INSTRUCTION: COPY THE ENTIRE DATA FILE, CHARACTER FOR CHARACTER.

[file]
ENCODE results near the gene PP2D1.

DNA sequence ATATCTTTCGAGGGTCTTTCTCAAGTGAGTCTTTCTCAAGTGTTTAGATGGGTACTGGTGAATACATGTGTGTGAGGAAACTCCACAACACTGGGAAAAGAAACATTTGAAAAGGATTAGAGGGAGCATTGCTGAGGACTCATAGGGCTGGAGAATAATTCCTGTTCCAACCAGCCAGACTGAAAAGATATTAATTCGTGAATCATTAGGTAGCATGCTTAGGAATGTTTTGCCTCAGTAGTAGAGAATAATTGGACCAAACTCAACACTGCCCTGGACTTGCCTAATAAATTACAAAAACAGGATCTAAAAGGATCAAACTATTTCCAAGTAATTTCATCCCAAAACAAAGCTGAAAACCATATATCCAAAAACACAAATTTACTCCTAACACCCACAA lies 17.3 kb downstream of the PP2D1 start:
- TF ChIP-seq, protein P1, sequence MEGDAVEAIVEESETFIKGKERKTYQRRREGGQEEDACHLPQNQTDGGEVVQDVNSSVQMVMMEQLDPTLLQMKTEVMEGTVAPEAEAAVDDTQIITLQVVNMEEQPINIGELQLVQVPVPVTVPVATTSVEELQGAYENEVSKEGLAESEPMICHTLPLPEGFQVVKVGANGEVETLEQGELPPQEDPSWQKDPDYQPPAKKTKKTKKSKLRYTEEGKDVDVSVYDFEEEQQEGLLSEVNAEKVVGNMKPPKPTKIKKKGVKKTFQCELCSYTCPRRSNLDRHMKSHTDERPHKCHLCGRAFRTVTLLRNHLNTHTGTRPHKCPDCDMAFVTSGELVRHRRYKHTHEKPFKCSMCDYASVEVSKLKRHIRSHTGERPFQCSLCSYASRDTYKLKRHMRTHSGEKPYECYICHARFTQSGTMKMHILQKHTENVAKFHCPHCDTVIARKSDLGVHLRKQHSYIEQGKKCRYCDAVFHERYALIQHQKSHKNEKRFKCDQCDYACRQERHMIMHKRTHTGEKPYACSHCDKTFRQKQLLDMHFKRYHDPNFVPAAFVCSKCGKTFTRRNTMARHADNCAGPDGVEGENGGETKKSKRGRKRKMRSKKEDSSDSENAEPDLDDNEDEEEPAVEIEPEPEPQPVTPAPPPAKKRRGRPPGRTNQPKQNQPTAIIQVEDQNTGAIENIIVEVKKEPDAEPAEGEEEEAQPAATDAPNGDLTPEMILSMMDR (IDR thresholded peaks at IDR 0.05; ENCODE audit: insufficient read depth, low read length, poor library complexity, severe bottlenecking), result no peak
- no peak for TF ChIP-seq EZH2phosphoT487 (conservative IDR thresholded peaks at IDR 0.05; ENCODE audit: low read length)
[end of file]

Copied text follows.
ENCODE results near the gene PP2D1.

DNA sequence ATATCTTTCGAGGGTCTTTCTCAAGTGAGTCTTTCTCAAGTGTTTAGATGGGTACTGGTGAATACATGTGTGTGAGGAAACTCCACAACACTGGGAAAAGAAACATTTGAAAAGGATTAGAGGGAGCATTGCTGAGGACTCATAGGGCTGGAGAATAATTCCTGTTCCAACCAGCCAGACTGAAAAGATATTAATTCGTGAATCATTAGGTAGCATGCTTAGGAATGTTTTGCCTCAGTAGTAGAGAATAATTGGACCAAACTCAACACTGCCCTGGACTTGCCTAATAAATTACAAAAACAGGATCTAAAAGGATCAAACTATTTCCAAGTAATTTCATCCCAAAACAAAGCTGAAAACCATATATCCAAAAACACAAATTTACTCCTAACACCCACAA lies 17.3 kb downstream of the PP2D1 start:
- TF ChIP-seq, protein P1, sequence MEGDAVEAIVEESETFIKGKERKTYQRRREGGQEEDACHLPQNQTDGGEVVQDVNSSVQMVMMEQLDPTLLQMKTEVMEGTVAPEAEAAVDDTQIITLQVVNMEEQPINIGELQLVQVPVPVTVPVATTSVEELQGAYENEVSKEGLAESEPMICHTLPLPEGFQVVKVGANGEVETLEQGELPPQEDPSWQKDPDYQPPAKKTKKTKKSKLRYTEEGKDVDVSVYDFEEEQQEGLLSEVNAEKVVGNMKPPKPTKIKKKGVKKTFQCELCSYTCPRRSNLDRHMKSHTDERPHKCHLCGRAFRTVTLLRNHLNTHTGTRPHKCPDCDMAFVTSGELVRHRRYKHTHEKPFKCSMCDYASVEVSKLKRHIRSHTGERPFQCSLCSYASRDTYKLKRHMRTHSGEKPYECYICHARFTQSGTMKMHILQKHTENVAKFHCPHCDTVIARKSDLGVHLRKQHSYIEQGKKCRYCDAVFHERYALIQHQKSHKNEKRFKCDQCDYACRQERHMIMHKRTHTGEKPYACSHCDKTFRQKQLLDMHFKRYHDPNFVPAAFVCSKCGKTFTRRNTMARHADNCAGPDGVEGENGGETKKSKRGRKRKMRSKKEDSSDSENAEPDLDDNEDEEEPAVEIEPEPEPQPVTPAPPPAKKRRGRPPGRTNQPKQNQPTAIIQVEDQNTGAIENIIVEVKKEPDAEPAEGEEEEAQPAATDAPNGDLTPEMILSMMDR (IDR thresholded peaks at IDR 0.05; ENCODE audit: insufficient read depth, low read length, poor library complexity, severe bottlenecking), result no peak
- no peak for TF ChIP-seq EZH2phosphoT487 (conservative IDR thresholded peaks at IDR 0.05; ENCODE audit: low read length)